If you’re new to SQL, joins can be a daunting concept. There are many different types of joins and seemingly little information available that explains and compares them. But after you digest a few basic concepts, the practice of joins actually isn’t very difficult.

Let’s look at the fundamentals that should give you a solid, functional knowledge of how to use the JOIN statement. We won’t consider some more advanced JOIN statement concepts, such as aliasing, join order, conceptual joins, and join hints. While the descriptions I’ll present in this article relate directly to Microsoft SQL Server, they also apply to any SQL–92-compliant database.

The JOIN concept
JOIN is a query clause that can be used with the SELECT, UPDATE, and DELETE data query statements to simultaneously affect rows from multiple tables. There are several distinct types of JOIN statements that return different data result sets.

Joined tables must each include at least one field in both tables that contain comparable data. For example, if you want to join a Customer table and a Transaction table, they both must contain a common element, such as a CustomerID column, to serve as a key on which the data can be matched. Tables can be joined on multiple columns so long as the columns have the potential to supply matching information. Column names across tables don’t have to be the same, although for readability this standard is generally preferred.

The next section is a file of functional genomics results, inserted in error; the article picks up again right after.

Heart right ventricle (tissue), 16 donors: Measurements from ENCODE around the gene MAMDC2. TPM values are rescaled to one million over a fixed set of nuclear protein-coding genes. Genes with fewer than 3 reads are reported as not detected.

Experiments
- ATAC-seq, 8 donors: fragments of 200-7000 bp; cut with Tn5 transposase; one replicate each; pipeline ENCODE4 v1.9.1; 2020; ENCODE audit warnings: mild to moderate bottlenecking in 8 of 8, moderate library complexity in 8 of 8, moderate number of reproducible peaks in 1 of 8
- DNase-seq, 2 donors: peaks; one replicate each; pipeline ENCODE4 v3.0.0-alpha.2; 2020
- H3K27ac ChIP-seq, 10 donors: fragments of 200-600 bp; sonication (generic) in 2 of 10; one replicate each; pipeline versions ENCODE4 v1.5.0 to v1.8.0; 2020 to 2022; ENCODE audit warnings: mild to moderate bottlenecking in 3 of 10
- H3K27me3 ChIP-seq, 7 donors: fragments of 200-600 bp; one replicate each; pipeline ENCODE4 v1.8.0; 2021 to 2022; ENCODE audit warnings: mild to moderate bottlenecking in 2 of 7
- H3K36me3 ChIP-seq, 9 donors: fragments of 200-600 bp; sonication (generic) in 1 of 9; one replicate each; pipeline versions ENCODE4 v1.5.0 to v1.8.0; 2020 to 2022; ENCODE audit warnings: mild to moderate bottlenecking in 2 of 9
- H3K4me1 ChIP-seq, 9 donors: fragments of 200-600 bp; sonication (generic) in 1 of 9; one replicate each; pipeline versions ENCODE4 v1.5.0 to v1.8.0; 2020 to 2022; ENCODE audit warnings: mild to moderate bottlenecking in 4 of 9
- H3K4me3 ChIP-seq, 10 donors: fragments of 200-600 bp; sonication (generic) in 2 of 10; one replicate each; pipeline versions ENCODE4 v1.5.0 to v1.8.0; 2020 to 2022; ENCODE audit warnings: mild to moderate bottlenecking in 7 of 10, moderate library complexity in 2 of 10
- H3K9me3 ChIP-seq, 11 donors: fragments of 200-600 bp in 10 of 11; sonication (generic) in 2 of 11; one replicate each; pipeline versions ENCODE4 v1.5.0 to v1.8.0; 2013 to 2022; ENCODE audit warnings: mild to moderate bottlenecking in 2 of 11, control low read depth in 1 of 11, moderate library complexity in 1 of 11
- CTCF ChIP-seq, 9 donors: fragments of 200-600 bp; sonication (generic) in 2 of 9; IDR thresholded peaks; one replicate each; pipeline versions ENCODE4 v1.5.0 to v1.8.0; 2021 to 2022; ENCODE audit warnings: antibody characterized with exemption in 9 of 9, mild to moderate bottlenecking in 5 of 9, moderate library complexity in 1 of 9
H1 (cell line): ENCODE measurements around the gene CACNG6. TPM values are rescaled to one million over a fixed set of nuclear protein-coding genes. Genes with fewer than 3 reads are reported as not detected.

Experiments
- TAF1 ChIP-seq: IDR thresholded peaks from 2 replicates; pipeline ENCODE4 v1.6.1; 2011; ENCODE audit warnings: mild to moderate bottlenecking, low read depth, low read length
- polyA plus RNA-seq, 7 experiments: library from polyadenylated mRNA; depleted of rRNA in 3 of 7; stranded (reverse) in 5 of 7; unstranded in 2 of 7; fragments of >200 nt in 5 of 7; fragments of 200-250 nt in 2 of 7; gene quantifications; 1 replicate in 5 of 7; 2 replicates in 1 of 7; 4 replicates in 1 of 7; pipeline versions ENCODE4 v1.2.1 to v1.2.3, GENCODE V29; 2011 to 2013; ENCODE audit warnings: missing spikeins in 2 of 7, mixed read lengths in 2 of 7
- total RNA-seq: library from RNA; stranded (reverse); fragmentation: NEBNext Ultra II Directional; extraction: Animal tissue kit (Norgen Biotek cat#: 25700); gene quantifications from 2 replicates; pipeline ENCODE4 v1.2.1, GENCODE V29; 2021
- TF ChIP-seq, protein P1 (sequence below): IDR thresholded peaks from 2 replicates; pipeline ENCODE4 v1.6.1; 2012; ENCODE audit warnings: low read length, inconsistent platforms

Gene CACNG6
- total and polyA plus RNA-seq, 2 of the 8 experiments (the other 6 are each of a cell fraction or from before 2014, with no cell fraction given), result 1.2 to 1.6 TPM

When you do use like column names in multiple tables, you must use fully qualified column names. This is a “dot” notation that combines the names of tables and columns. For example, if I have two tables, Customer and Transaction, and they both contain the column CustomerID, I’d use the dot notation, as in Customer.CustomerID and Transaction.CustomerID, to let the database know which column from which table I’m referring.